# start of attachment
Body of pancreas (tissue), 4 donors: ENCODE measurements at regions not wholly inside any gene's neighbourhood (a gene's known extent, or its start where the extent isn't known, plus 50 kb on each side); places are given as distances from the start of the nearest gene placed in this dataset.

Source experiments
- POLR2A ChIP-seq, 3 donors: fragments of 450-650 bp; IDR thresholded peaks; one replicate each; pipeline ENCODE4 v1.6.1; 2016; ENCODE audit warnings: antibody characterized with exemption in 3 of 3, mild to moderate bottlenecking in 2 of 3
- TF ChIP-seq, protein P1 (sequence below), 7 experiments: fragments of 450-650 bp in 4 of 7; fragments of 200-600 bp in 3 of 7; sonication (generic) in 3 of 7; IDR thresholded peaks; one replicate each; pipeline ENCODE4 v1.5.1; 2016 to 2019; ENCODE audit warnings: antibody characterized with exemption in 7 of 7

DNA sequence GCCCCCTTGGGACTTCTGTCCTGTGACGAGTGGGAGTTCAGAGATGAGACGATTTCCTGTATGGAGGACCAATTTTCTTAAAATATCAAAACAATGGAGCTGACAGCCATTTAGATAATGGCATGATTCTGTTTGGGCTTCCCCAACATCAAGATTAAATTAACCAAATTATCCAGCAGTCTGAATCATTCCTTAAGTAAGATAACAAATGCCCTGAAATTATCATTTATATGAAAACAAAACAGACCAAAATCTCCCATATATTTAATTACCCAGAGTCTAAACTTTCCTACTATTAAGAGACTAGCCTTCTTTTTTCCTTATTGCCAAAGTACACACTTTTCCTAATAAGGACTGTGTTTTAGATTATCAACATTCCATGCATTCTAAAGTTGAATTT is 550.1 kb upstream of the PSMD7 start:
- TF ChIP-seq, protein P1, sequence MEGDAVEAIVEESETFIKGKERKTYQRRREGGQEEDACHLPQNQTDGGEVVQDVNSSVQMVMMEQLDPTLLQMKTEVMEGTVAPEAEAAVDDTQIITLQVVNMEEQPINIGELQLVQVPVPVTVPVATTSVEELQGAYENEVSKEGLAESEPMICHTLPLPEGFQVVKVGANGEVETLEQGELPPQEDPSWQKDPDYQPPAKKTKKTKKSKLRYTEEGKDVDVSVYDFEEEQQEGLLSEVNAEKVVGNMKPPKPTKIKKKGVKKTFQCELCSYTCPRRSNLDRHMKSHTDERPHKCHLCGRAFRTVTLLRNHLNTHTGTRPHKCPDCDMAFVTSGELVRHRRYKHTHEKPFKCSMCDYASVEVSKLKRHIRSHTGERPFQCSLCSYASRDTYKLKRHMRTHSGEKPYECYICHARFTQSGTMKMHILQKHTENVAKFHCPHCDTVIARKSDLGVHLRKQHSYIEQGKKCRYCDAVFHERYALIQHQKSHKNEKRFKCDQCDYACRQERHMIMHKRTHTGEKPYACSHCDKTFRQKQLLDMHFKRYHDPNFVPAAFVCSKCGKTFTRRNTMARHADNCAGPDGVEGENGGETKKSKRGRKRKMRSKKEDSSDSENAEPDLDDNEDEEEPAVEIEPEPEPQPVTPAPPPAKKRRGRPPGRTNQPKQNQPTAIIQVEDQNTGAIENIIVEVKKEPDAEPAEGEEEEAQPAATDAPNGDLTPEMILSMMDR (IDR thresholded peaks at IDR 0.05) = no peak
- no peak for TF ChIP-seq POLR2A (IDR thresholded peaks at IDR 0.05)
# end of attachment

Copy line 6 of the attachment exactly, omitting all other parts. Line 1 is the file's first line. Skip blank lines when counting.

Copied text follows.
- TF ChIP-seq, protein P1, sequence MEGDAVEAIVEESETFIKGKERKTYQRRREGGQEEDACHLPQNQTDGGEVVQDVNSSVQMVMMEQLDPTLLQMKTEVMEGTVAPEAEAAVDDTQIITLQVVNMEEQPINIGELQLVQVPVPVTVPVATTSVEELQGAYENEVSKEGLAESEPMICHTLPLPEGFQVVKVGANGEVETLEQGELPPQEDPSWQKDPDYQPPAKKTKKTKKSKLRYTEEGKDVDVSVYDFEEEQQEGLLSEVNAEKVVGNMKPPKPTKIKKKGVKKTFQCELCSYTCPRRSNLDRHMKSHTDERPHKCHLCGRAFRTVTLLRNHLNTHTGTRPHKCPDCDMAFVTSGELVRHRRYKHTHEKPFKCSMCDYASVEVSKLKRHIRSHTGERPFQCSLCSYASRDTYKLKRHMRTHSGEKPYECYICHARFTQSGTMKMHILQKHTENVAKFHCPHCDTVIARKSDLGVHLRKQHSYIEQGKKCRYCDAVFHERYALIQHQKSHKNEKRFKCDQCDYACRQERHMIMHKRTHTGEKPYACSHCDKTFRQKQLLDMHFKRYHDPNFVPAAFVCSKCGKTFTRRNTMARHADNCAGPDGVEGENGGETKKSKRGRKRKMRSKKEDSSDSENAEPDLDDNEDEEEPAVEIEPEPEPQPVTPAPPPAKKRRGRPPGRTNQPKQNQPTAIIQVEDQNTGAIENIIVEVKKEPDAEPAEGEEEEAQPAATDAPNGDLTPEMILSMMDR (IDR thresholded peaks at IDR 0.05) = no peak